Christine: In compiling a list of names of women from the Hunter who were nurses in the First World War there were two resources that supplied the bulk of the names – the AIF Embarkation Rolls give the address of the individual as well as the address of the next-of-kin; and about 60 per cent of the women were named on a school or district honour roll. Anyone conducting a regional study would do well to start with these, then have a look at any material on local hospitals.
Once you have the names, you then look for their service records, which can be downloaded from the National Archives of Australia website. You can also download service records of women who joined the British service (Queen Alexandra’s Imperial Military Nursing Service Reserve) but the National Archives of the UK will charge you a fee. Beyond that, the National Library’s online tool Trove is a wonderful resource! The published works of Ruth Rae, Kirsty Harris, Peter Rees and others were invaluable in providing the national perspective.
IHM: What resources did you come across when researching your books that may not have been widely used by others?
Christine: Most of the recent studies on First World War nurses have referred to the Australasian Nurses’ Journal to some degree, but I found it particularly useful for following the stories of individuals and perhaps this publication has not been ‘mined’ as well as it might have been.
I found letters from quite a number of the Hunter Valley women in the journal as well as articles describing the experience of working in military hospitals. It is an important resource because nurses were writing for an audience that would have had some understanding of what they were on about when they wrote about the challenges – they were not writing reassuring and perhaps sanitised letters to relatives.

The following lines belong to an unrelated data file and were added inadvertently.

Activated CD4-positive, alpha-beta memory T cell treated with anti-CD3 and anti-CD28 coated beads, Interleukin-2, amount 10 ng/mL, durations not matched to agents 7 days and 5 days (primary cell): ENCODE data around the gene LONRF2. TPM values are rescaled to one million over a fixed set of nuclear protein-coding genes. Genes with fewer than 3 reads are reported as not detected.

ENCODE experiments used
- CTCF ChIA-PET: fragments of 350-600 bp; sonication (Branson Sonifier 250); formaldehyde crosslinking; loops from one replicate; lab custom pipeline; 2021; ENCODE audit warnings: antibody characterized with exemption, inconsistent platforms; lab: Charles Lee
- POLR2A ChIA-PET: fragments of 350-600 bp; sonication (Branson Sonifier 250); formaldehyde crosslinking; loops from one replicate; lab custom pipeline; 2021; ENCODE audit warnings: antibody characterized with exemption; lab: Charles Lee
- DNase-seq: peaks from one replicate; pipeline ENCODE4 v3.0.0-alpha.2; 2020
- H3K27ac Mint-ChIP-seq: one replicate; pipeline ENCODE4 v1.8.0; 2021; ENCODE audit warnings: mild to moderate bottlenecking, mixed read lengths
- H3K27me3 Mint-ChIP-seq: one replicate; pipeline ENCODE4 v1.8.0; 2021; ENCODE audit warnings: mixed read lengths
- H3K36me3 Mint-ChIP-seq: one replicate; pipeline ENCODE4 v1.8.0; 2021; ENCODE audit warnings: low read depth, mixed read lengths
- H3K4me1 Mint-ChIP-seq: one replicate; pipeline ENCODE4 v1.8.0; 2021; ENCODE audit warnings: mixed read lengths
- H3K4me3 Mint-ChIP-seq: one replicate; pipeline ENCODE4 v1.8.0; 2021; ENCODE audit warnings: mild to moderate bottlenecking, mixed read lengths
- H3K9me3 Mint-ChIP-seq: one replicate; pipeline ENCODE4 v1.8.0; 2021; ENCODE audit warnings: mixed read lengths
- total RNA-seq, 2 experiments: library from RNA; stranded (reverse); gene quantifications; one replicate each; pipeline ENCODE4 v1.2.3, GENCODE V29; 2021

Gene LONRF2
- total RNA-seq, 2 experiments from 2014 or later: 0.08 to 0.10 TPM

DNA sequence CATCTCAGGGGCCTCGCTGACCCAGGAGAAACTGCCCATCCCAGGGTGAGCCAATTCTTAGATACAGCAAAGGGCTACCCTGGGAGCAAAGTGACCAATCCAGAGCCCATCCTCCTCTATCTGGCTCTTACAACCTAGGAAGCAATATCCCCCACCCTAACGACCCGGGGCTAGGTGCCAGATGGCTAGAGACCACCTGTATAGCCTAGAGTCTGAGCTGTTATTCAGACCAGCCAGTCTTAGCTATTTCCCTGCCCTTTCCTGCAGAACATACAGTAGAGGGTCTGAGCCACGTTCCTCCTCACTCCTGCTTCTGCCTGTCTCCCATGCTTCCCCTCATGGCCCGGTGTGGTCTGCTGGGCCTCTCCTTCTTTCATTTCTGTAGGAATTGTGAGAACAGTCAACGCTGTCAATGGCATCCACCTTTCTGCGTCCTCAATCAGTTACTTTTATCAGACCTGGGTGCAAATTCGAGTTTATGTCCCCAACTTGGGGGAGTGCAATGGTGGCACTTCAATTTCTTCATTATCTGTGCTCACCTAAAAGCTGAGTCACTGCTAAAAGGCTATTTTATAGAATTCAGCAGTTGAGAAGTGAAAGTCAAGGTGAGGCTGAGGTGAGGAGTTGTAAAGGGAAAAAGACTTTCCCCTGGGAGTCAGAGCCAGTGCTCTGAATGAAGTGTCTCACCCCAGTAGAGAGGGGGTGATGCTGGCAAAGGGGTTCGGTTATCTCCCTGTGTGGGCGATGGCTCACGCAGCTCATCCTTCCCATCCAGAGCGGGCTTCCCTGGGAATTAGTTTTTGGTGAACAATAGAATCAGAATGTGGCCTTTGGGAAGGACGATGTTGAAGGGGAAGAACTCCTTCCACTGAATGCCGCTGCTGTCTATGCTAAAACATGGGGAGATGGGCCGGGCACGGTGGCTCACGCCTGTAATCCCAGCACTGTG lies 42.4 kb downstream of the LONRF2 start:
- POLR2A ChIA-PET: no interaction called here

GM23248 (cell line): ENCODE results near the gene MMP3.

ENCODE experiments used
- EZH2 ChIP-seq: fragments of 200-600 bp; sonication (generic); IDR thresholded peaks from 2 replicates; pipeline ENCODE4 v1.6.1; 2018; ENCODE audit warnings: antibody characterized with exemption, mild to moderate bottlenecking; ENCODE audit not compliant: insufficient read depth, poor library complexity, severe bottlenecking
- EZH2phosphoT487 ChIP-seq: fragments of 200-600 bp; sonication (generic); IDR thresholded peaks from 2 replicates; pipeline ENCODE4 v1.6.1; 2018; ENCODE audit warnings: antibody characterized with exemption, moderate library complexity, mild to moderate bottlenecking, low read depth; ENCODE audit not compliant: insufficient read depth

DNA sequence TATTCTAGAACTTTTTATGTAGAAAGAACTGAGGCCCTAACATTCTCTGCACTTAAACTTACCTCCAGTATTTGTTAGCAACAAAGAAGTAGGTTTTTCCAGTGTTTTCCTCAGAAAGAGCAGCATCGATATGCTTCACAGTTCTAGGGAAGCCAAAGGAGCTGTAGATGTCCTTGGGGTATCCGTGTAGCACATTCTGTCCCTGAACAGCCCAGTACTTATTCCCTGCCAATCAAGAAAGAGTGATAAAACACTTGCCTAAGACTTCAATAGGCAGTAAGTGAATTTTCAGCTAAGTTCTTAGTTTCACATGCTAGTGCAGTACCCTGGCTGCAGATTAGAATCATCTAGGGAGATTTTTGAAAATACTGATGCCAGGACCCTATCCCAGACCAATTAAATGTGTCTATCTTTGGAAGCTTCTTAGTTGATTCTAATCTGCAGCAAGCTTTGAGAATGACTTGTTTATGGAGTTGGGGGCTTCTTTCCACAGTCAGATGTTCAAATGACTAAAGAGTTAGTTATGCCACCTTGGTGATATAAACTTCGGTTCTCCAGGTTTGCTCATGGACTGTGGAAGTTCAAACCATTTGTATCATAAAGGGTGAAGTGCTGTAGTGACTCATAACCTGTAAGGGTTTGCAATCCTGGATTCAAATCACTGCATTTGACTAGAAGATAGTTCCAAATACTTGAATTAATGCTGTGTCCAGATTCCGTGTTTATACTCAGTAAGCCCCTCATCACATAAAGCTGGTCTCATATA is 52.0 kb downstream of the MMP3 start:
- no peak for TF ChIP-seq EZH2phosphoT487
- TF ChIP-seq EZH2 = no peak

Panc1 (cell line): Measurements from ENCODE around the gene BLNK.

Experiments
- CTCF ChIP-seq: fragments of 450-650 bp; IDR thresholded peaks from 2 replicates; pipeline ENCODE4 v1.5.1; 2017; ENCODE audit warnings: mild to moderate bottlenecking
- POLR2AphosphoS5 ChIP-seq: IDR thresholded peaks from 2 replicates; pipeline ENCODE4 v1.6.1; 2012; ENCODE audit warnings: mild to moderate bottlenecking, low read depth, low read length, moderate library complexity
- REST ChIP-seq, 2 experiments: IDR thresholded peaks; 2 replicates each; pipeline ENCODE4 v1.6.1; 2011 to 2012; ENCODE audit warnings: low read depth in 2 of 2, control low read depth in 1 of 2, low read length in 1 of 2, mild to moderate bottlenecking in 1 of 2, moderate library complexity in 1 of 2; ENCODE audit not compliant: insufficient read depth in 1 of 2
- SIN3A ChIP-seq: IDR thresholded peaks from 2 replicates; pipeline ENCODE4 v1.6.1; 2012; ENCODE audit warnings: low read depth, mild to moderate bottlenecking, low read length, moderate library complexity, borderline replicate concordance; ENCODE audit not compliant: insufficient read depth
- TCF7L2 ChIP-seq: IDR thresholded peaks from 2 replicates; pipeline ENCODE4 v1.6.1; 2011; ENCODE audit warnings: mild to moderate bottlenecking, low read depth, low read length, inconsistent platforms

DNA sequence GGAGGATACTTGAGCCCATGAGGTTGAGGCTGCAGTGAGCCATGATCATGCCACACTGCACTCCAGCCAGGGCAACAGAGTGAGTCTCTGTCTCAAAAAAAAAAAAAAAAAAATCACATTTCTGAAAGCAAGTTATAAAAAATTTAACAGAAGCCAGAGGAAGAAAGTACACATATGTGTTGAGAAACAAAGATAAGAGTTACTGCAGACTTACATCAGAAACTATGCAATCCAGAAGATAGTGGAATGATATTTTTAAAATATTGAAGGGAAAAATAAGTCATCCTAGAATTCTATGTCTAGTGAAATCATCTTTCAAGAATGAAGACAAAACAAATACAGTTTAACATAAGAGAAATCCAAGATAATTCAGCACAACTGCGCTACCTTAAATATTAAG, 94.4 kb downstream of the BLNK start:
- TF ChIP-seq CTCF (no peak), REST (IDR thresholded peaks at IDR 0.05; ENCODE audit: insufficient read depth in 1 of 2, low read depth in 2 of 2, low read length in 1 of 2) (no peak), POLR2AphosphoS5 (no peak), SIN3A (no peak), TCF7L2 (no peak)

I have been visiting the Mitchell Library at the State Library of NSW from time to time and working my way through each issue from the war years. I am now onto the 1920s to see what the journals can tell me about what individuals did after the war.
IHM: Which story affected you the most in the course of your research?
Christine: Sister Louisa Stobo from Maitland was a senior nurse, the Matron of Crown Street Women’s Hospital Sydney, who left for Egypt in one of the first contingents of nurses in 1914. She was at a hospital there when her brother Robert Scobie was wounded and evacuated from Gallipoli. She saw him recover from his wounds only to return to Gallipoli to be killed at the Battle of Lone Pine. Yet Louisa stoically continued her nursing work.